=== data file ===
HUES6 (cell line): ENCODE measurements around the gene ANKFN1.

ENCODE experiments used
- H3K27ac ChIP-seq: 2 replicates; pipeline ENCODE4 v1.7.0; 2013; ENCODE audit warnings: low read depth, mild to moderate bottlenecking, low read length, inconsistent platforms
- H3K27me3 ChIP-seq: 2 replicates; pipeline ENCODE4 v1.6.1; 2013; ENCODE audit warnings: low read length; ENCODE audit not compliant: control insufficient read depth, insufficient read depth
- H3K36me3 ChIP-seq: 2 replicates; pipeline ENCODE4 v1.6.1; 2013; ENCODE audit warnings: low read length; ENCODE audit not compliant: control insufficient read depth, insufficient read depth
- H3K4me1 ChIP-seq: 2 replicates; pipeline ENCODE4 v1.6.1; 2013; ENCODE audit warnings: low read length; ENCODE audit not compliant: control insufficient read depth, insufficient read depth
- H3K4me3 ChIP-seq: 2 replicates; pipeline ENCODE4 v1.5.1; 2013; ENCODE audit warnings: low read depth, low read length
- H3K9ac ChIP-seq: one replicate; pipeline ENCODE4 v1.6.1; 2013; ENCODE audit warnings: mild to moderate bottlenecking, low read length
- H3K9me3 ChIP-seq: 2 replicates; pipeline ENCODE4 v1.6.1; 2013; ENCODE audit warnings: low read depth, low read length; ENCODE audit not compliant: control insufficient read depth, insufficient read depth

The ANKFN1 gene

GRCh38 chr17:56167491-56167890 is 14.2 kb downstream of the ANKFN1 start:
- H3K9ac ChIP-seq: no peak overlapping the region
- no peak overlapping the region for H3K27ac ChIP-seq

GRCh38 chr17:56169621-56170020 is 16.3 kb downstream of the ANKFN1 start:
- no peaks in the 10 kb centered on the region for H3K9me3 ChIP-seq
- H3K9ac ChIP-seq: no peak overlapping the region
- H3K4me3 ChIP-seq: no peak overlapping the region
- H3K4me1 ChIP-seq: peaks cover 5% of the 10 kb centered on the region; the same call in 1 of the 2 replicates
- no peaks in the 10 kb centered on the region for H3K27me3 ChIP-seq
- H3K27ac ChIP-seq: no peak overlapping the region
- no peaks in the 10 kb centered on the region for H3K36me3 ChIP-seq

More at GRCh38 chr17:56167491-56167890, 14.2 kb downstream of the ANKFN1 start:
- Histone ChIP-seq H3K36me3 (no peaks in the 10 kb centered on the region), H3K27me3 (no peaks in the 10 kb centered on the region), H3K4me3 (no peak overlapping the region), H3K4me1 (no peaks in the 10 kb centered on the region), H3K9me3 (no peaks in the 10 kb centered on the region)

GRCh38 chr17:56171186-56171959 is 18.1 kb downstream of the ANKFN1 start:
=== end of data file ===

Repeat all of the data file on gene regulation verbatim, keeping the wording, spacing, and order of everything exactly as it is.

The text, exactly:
HUES6 (cell line): ENCODE measurements around the gene ANKFN1.

ENCODE experiments used
- H3K27ac ChIP-seq: 2 replicates; pipeline ENCODE4 v1.7.0; 2013; ENCODE audit warnings: low read depth, mild to moderate bottlenecking, low read length, inconsistent platforms
- H3K27me3 ChIP-seq: 2 replicates; pipeline ENCODE4 v1.6.1; 2013; ENCODE audit warnings: low read length; ENCODE audit not compliant: control insufficient read depth, insufficient read depth
- H3K36me3 ChIP-seq: 2 replicates; pipeline ENCODE4 v1.6.1; 2013; ENCODE audit warnings: low read length; ENCODE audit not compliant: control insufficient read depth, insufficient read depth
- H3K4me1 ChIP-seq: 2 replicates; pipeline ENCODE4 v1.6.1; 2013; ENCODE audit warnings: low read length; ENCODE audit not compliant: control insufficient read depth, insufficient read depth
- H3K4me3 ChIP-seq: 2 replicates; pipeline ENCODE4 v1.5.1; 2013; ENCODE audit warnings: low read depth, low read length
- H3K9ac ChIP-seq: one replicate; pipeline ENCODE4 v1.6.1; 2013; ENCODE audit warnings: mild to moderate bottlenecking, low read length
- H3K9me3 ChIP-seq: 2 replicates; pipeline ENCODE4 v1.6.1; 2013; ENCODE audit warnings: low read depth, low read length; ENCODE audit not compliant: control insufficient read depth, insufficient read depth

The ANKFN1 gene

GRCh38 chr17:56167491-56167890 is 14.2 kb downstream of the ANKFN1 start:
- H3K9ac ChIP-seq: no peak overlapping the region
- no peak overlapping the region for H3K27ac ChIP-seq

GRCh38 chr17:56169621-56170020 is 16.3 kb downstream of the ANKFN1 start:
- no peaks in the 10 kb centered on the region for H3K9me3 ChIP-seq
- H3K9ac ChIP-seq: no peak overlapping the region
- H3K4me3 ChIP-seq: no peak overlapping the region
- H3K4me1 ChIP-seq: peaks cover 5% of the 10 kb centered on the region; the same call in 1 of the 2 replicates
- no peaks in the 10 kb centered on the region for H3K27me3 ChIP-seq
- H3K27ac ChIP-seq: no peak overlapping the region
- no peaks in the 10 kb centered on the region for H3K36me3 ChIP-seq

More at GRCh38 chr17:56167491-56167890, 14.2 kb downstream of the ANKFN1 start:
- Histone ChIP-seq H3K36me3 (no peaks in the 10 kb centered on the region), H3K27me3 (no peaks in the 10 kb centered on the region), H3K4me3 (no peak overlapping the region), H3K4me1 (no peaks in the 10 kb centered on the region), H3K9me3 (no peaks in the 10 kb centered on the region)

GRCh38 chr17:56171186-56171959 is 18.1 kb downstream of the ANKFN1 start: